After a brief introduction to each Holy Place, Doyle provides the Scripture passages appropriate to those locations. In offering these passages, Doyle reminds us of Pius XII's statement that to find the meaning of God's word, we must go back to the original languages, determine the intention of the author, and take into account the literary form. Following Pius XII's suggestion, Doyle provides his own translation of Scripture passages. By presenting these passages he offers new meaning by exploring a new experience, in a new context, in a new culture.
Doyle explains that there are major differences between going to the Holy Land as a pilgrim and going there as a tourist, or even as a student of history or archaeology. People join a pilgrimage from faith and for faith. This is not the same as a deepening of theological insight, or becoming more knowledgeable about the facts and beliefs of Christianity. The basic vision that distinguishes a pilgrim from a tourist is summed up in a passage by Paul: 'Since you have accepted Christ Jesus as Lord, sink your roots deep in him, build your faith upon him, and overflow with thanksgiving' (Col. 2:6). InThe Pilgrim's New Guide to the Holy Land, Doyle brings together the elements that facilitate that vision.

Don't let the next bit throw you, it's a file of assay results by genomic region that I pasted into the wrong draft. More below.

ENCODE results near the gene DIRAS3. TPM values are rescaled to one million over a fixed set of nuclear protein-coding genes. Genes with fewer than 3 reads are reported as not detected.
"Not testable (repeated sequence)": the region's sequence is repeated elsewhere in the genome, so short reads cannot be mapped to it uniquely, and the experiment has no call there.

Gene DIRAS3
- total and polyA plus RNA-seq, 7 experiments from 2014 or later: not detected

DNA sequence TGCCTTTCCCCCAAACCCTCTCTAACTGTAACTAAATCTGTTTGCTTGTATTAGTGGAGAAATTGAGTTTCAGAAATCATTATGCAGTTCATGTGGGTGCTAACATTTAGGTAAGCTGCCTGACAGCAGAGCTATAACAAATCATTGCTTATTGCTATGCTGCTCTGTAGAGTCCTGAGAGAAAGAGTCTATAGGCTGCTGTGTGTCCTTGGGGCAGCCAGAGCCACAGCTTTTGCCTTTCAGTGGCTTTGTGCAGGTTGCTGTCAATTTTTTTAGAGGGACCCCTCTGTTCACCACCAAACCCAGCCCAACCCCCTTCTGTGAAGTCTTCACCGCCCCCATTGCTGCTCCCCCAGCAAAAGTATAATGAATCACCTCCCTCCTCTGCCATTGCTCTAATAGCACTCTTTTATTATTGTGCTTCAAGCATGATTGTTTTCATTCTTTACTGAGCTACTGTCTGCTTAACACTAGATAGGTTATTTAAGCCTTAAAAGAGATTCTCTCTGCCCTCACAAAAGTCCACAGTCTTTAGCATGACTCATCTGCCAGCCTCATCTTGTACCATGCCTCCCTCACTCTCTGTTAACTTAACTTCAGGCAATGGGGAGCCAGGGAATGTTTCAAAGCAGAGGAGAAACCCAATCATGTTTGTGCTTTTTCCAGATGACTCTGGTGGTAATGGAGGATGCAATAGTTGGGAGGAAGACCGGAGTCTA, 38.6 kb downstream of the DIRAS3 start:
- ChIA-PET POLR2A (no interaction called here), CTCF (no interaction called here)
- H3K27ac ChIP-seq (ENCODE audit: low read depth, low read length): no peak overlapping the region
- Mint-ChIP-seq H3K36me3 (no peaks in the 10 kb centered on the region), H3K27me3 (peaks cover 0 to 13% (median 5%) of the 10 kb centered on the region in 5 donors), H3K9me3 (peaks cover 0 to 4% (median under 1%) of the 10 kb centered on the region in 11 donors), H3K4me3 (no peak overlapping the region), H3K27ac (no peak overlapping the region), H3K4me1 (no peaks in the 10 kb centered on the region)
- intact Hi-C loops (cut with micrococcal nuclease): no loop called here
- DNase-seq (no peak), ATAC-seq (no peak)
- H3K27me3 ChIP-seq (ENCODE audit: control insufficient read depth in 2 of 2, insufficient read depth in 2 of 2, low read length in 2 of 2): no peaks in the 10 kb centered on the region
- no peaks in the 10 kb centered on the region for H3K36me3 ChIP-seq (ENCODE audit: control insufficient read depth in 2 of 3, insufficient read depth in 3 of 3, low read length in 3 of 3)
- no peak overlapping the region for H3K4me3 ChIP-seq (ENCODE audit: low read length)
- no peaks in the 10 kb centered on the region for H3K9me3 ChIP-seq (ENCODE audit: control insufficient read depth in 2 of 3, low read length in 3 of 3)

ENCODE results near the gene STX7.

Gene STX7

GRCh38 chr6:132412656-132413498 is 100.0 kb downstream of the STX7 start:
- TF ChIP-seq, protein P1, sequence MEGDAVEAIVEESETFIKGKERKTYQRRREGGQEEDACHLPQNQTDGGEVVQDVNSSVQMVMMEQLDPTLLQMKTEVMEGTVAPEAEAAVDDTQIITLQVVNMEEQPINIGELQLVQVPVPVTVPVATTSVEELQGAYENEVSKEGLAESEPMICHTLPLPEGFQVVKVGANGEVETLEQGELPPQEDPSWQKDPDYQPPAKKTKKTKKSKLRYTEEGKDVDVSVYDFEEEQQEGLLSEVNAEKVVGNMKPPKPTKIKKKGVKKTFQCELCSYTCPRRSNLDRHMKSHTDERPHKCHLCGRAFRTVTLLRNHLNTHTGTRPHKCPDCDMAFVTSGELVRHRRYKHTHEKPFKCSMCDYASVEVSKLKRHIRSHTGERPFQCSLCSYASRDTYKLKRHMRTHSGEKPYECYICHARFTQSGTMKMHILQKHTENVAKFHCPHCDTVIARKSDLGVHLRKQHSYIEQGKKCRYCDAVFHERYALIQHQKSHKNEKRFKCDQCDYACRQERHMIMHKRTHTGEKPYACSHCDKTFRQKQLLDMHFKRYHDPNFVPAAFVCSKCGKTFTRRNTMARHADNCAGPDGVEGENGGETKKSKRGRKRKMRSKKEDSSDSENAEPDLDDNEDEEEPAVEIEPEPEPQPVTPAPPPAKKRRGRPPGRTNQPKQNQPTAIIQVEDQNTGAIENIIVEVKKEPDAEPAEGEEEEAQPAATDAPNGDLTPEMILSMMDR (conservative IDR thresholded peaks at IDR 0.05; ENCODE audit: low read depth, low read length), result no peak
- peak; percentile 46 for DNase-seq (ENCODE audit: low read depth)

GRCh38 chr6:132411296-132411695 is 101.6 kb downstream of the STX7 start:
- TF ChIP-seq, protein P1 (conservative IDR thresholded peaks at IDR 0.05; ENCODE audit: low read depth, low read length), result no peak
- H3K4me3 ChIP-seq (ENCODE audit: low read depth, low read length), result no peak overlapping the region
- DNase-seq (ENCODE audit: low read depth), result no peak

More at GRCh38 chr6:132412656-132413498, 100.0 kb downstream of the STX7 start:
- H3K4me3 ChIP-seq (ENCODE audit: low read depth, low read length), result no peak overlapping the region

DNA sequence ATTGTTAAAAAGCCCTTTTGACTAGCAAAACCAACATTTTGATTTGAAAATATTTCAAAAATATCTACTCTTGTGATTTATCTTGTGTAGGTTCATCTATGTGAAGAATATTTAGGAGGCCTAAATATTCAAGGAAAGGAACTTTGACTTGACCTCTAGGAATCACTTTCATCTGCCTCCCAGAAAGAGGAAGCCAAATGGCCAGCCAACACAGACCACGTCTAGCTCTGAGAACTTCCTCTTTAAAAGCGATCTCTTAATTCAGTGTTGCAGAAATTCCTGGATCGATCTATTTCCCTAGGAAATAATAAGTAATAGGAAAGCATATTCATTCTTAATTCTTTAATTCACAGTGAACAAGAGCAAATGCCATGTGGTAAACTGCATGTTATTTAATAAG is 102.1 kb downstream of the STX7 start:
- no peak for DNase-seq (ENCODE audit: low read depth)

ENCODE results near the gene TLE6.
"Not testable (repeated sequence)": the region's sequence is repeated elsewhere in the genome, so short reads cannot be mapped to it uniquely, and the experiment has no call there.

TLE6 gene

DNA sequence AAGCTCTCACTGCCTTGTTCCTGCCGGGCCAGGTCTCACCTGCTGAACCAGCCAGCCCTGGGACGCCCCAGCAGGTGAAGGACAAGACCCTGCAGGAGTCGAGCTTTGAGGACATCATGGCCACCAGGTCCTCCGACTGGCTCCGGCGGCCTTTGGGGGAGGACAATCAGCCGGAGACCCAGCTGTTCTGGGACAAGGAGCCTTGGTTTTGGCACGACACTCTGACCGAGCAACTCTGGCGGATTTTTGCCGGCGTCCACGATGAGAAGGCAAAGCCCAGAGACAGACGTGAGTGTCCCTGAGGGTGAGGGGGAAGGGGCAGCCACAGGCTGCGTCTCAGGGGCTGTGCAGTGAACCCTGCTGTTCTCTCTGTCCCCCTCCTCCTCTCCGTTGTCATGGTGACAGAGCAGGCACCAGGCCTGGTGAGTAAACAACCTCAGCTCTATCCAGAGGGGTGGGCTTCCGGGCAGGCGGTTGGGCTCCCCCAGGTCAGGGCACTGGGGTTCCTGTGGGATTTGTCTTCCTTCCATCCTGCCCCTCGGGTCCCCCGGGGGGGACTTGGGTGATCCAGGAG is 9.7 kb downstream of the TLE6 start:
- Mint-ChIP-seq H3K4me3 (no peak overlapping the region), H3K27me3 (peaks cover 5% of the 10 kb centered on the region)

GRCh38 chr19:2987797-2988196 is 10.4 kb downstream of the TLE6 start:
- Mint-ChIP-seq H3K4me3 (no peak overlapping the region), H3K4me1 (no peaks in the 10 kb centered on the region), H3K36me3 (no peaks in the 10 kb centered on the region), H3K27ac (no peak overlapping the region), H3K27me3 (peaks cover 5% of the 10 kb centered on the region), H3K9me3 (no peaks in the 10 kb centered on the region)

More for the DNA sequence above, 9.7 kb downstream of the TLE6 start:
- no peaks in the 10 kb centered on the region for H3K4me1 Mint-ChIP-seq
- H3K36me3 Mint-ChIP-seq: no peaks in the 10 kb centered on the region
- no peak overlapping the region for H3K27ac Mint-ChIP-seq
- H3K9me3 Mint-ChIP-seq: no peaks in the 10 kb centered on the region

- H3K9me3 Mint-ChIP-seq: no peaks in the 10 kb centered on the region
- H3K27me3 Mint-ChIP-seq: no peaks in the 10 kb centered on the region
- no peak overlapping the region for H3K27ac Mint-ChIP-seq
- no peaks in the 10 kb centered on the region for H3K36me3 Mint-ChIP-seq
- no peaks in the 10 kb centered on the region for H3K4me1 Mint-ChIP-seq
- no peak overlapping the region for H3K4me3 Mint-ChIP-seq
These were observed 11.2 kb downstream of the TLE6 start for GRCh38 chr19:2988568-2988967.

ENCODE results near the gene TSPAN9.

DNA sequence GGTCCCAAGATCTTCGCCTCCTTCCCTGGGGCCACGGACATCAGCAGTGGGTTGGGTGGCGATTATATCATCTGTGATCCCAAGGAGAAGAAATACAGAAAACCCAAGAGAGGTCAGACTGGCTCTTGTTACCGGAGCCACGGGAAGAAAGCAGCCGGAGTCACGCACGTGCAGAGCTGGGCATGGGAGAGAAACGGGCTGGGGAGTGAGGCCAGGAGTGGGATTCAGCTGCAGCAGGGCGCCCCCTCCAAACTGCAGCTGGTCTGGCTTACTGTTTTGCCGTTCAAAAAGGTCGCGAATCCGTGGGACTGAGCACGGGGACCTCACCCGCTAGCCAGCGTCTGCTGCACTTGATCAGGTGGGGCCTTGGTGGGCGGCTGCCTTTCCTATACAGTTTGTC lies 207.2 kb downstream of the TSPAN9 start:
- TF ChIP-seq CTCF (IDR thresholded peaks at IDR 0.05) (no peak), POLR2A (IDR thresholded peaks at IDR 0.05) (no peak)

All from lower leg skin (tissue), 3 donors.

Chapters are "Jerusalem, Jerusalem," "Holy Places East of Jerusalem," "Holy Places West of Jerusalem," "Holy Places South of Jerusalem" and "Holy Places North of Jerusalem." Also includes appendices and an index.
Stephen C. Doyle, O.F.M., has guided more than one hundred pilgrimages to the Holy Land and to Greece and Asia Minor. He has taught Scripture and biblical preaching at St. John Vianney Seminary, East Aurora, New York; Christ the King Seminary, St. Bonaventure, New York; Pope John XXIII Seminary, Weston Massachusetts; St. Bonaventure University; St. Michael&'s College; and Emmanuel College.